1. Owens, Darrell A. PhD, RN, CHPN

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Q: I work part-time as a critical care nurse, and part-time in our hospital's palliative care unit. I recently cared for a patient in the intensive care unit who had a devastating traumatic head injury he received while driving drunk. His girlfriend had been killed in the accident. The family was receiving inconsistent prognosis information from the various medical teams caring for the patient. At a pre-family conference meeting, I raised my concern that this inconsistent information was causing a great deal of suffering for the family, and that keeping this patient alive in this state could be causing suffering for the patient. The senior physician responded that the patient was not in pain and was therefore not suffering, and wanted to know why I thought the family was suffering. How should I have responded to this question?


A: The physician's response to your concern is not surprising. Had you raised your concerns with your nursing colleagues in the intensive care unit you would have likely gotten the same answer. Your experience in this situation is not unique. The inability to define and recognize suffering beyond the physical dimension is a widespread problem in nursing and medicine. Unfortunately, at times even the ability to recognize physical pain and suffering eludes clinicians. Suffering is a highly subjective experience that is unique to the individual experiencing it. Despite the impact suffering has on patients and families, very little time is dedicated to its understanding in nursing and medical school curriculums.


Before suffering can be alleviated, a top priority in nursing and medicine, we must first define it. A review of the literature related to suffering finds that it is most often linked with pain. 1,2 The association with physical pain, while important for those experiencing physical pain, fails to acknowledge people beyond their physical being. The ability to recognize suffering requires nurses and physicians to see patients as "persons." Person, or personhood, includes mind, body, spirit, culture, family, and other subjective experiences. 1 Dr Eric Cassel defines suffering as "involving some symptom or process that threatens the patient because of fear, the meaning of the symptom, and concerns about the future." 1 Fear and meaning are unique to each individual, which explains why two patients with the same diagnosis or symptom will suffer differently, and why some may not suffer at all.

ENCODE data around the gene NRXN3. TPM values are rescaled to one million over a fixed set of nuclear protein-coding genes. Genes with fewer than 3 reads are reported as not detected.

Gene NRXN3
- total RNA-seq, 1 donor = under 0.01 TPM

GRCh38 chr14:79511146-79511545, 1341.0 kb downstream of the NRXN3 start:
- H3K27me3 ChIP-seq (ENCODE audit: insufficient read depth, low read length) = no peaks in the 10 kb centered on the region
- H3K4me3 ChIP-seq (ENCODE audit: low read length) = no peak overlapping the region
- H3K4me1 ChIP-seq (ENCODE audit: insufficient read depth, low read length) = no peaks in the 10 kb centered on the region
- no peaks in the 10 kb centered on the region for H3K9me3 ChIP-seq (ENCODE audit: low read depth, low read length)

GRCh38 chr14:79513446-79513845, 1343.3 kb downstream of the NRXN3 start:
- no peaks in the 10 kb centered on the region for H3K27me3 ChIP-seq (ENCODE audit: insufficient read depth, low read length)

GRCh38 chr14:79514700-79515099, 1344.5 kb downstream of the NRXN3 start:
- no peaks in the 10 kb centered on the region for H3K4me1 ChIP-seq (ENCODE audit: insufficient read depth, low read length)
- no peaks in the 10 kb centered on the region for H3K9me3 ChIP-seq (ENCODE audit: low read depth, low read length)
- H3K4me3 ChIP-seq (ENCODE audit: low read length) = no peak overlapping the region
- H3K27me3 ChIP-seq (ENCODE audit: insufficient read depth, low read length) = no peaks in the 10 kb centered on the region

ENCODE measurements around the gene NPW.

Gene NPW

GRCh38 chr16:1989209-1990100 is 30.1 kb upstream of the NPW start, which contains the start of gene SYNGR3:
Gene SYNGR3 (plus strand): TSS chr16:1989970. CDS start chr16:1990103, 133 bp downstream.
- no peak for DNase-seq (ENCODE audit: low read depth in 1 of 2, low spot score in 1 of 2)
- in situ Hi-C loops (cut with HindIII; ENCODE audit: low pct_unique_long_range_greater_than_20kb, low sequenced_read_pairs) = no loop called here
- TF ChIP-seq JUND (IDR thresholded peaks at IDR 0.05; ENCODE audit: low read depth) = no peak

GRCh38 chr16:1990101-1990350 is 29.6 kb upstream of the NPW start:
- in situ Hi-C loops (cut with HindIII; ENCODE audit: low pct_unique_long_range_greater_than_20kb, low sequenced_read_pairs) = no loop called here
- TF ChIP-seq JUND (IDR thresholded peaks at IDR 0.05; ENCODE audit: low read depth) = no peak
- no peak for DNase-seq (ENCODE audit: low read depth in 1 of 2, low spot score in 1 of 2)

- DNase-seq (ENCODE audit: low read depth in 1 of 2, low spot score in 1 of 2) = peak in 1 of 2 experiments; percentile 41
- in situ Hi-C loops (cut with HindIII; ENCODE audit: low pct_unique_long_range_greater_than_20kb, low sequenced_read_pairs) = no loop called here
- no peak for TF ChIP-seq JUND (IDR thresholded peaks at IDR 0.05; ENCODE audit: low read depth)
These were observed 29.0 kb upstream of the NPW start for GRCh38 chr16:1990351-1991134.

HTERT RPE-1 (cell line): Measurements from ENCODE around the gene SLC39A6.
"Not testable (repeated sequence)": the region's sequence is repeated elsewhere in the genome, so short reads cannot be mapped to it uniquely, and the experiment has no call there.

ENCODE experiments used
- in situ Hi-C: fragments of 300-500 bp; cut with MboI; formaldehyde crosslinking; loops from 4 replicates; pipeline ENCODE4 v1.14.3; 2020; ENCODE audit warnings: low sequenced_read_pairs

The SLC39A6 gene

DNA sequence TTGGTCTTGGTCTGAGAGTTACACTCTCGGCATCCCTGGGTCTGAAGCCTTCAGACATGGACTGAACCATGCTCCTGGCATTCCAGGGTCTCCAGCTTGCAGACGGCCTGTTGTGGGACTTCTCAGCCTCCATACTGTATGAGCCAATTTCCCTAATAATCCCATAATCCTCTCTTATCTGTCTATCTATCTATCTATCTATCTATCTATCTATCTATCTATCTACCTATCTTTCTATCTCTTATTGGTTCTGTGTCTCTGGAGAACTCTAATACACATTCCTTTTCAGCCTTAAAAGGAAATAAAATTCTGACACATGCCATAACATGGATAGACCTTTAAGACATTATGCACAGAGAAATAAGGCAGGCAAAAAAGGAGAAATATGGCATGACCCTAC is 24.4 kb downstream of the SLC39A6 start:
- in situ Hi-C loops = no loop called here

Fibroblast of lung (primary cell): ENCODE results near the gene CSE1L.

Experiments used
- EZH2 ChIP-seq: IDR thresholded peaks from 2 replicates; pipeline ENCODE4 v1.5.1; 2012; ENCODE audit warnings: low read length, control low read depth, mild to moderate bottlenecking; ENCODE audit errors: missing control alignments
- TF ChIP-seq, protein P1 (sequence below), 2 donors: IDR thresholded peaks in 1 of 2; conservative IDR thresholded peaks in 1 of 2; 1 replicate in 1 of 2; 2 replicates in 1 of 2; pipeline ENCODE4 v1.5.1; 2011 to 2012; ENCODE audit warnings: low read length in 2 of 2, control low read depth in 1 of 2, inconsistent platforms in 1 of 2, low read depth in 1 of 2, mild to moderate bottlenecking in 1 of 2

Expanding on Cassel's definition, suffering is a threat to the person's integrity or wholeness. This expansion allows for the inclusion of those important to the patient. The impending loss of a loved one can threaten the wholeness or integrity of a family and can be a significant source of suffering. The differences in how family members perceive the impending loss is one explanation as to why people cope differently. The loss of community; the inability to find meaning in life, illness, and death; estrangement from those important to you; and uncontrolled pain and symptoms all have the ability to threaten wholeness and cause suffering.


The wholeness of the family for whom you were caring was threatened, first by the injury itself, and then by confusing information regarding the future (inconsistent prognosis information). The death of the patient's girlfriend and the involvement of alcohol may also threaten the family's wholeness within the community and with her family, causing even more suffering. The ability to speak to the issue of the patient's physical pain is beyond this question. There is significant debate regarding the ability of patients with devastating head injuries to experience pain. Some who view death strictly as a physical process will argue that these patients do not experience pain. My personal beliefs are that death is more than a physical "process," and that while patients with devastating neurological injury may not experience physical pain, I believe they are capable of suffering.




1. Cassel EJ. Diagnosing suffering: a perspective. Ann Intern Med. 1999;131(7):531-534. [Context Link]


2. Morse JM. Toward a praxis theory of suffering. Adv Nurs Sci. 2002;24(1):47-59. [Context Link]